Language: Mandarin Chinese
Origin of term: Classical literature


Yāodāo literally means "waist saber". It is a term used in the Qing dynasty to denote a type of dāo that was worn suspended from the waist, often as part of one's official or military attire.

The name says nothing about blade shape which could theoretically be any form of dāo, even non-military niúwěidāo (牛尾刀) or straight ones like zhíbèidāo (直背刀). Most yāodāo, however, have liǔyèdāo blades as this was for long the standard Qing military side-arm, from the soldier all the way up to the emperor himself.

A Chinese peidao

A typical Chinese yāodāo of the 19th century mounted in fittings for a military officer.
Blade possibly earlier. Sold by Mandarin Mansion in 2016.


Giyamz'an Namk'a, ruler of a small kingdom in present-day Sichuan Province.
He wears his straight Tibetan style zhíbèidāo as a yāodāo.

Officer Baningga

Manchu officer Baningga and his yāodāo, wearing it hilt backward in the Manchu fashion.
Deputy commander of the garrison of Chahar, he lost his life during the battle of Buraci.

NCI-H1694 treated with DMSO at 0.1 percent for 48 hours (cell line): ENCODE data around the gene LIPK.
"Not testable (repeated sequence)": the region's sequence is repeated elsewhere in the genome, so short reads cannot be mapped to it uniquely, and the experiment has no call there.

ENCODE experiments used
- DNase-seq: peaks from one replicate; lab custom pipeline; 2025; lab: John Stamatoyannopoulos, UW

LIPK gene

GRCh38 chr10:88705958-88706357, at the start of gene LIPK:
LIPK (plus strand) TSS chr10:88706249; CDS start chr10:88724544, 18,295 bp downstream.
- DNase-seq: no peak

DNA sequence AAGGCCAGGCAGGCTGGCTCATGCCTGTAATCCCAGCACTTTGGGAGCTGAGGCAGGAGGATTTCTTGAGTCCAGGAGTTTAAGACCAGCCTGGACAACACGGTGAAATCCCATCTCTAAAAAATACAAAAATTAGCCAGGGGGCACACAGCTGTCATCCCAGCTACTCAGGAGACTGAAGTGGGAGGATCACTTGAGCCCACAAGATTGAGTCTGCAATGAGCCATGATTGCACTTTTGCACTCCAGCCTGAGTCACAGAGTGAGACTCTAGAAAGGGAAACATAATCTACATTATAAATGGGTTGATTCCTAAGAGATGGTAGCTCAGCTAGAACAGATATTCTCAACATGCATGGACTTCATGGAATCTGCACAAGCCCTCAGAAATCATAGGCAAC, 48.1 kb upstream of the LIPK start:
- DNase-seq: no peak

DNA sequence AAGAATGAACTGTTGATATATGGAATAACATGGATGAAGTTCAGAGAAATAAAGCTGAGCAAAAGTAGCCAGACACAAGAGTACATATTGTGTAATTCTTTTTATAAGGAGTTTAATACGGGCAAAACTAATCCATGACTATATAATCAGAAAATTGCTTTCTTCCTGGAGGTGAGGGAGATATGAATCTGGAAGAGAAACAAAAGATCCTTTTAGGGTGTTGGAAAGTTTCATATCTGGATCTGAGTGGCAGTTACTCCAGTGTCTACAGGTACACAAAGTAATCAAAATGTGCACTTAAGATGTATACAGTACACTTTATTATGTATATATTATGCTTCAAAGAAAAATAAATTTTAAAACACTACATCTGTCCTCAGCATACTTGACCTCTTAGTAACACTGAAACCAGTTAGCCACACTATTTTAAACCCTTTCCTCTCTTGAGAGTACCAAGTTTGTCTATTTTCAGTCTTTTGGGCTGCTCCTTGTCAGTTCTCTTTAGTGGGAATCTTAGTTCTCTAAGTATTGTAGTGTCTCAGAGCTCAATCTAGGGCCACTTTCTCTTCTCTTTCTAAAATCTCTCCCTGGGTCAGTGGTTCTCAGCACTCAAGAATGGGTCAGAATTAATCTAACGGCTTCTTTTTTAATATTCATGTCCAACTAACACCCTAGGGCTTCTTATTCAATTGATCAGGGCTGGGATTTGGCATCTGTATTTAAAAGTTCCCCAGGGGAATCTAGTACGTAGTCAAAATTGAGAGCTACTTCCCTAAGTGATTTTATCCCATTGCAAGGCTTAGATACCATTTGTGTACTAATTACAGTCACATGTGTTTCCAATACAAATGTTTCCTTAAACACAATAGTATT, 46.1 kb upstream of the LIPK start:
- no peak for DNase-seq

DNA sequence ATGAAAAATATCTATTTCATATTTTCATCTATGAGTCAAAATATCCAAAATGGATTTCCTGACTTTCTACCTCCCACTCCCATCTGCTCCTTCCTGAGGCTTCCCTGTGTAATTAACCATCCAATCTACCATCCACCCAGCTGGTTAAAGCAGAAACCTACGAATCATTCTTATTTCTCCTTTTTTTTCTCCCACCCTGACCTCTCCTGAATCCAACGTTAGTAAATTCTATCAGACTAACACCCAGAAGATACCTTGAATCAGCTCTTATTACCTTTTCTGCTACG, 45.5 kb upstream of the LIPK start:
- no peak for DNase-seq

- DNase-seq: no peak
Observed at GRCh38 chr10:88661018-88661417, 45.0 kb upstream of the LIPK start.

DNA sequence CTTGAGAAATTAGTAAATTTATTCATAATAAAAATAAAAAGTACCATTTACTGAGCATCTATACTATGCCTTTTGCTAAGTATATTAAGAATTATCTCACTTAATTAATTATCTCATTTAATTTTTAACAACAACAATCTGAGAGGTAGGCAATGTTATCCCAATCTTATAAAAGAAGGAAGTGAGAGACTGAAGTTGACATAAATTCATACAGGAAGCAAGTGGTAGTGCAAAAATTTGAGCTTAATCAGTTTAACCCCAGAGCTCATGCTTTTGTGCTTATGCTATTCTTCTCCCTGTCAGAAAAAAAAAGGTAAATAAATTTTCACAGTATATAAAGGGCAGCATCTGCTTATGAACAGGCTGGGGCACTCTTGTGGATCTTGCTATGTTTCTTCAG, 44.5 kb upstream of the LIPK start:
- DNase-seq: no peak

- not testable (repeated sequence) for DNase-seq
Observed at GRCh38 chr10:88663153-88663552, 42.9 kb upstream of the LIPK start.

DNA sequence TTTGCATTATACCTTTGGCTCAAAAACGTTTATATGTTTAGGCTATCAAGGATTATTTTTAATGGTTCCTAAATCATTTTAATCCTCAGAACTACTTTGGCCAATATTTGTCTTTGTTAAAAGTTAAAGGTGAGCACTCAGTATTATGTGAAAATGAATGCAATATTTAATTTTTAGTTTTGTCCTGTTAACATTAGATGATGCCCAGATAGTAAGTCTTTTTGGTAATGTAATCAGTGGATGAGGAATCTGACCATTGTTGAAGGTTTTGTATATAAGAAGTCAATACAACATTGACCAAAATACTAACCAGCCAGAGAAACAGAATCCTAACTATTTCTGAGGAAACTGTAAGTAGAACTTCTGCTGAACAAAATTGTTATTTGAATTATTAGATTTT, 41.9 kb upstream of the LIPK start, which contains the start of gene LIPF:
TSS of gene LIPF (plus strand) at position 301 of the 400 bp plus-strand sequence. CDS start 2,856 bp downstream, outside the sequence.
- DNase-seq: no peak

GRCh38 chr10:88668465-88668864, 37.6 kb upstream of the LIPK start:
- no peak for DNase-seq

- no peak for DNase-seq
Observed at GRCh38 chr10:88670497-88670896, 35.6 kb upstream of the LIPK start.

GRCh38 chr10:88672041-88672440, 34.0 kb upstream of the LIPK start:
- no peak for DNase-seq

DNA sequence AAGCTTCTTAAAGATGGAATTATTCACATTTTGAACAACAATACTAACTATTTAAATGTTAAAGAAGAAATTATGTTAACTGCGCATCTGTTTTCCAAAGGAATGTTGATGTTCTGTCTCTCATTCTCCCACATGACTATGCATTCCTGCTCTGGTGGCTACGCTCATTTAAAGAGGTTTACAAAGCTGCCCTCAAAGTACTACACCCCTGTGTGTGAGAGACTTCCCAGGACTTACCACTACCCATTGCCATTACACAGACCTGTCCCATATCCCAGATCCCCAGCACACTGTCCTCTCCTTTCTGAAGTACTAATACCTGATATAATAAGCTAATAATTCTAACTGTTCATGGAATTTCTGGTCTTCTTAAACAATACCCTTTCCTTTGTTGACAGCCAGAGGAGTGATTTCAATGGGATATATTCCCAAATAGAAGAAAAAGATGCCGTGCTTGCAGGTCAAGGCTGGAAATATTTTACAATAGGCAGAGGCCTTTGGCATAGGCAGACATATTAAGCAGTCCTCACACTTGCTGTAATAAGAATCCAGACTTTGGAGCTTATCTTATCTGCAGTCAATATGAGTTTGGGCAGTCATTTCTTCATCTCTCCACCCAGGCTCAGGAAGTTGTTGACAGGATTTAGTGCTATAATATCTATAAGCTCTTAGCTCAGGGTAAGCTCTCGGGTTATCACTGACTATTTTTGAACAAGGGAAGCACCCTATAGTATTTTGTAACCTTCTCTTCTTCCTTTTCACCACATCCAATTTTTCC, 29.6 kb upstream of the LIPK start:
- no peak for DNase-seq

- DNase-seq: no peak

Relation to pèidāo

During the Qing yāodāo (腰刀) and pèidāo (佩刀) were synonymous and in many cases used interchangeably. The term pèidāo is perhaps the more classy term of the two, seen primarily in court circles, while yāodāo was the term mostly used in state-produced regulations on arms maintenance and manufacture and of course by most Qing personnel themselves.1

Even Qianlong's own “Imperial Grand Review Pèidāo” was cataloged by his imperial household department as a yāodāo, as can still be seen from its old tag.2

1. Pu Jiang et al., eds., Huangchao Liqi Tushi (皇朝禮器圖式), or "Illustrated Regulations on the Ceremonial Paraphernalia of the Dynasty", Palace Edition of 1766 used exclusively the word pèidāo while Qinding junqi zeli (欽定軍器則例) or "Imperially Commissioned Regulations and Precedents on Military Equipment" and Gongbu Junqi Zeli (工部軍器則例) or "Regulations and precedents on military equipment for the Board of Works" of 1815 all exclusively use the word yāodāo.
2. See: Gugong Bowuyuan Cang Wenwu Zhenpin Quanji 56: Qing gong Wubei (故宫博物院藏文物珍品全集 56: 清宫武备) or "The Complete Collection of Treasures of the Palace Museum, Beijing 56: Armaments and Military Provisions", Palace Museum, Beijing. Published Hong Kong 2008. ISBN: 9789620753596.

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A rather well-made example of its type.


With good, layered blade, mounted in forged iron mounts.


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A large gun with English flintlock mechanism, as favored by the Mirs of the Talpur court. In very good condition, with almost all the gold remaining.


One of Europe's rarest gun types. A fine example, with mother of pearl inlaid stock.

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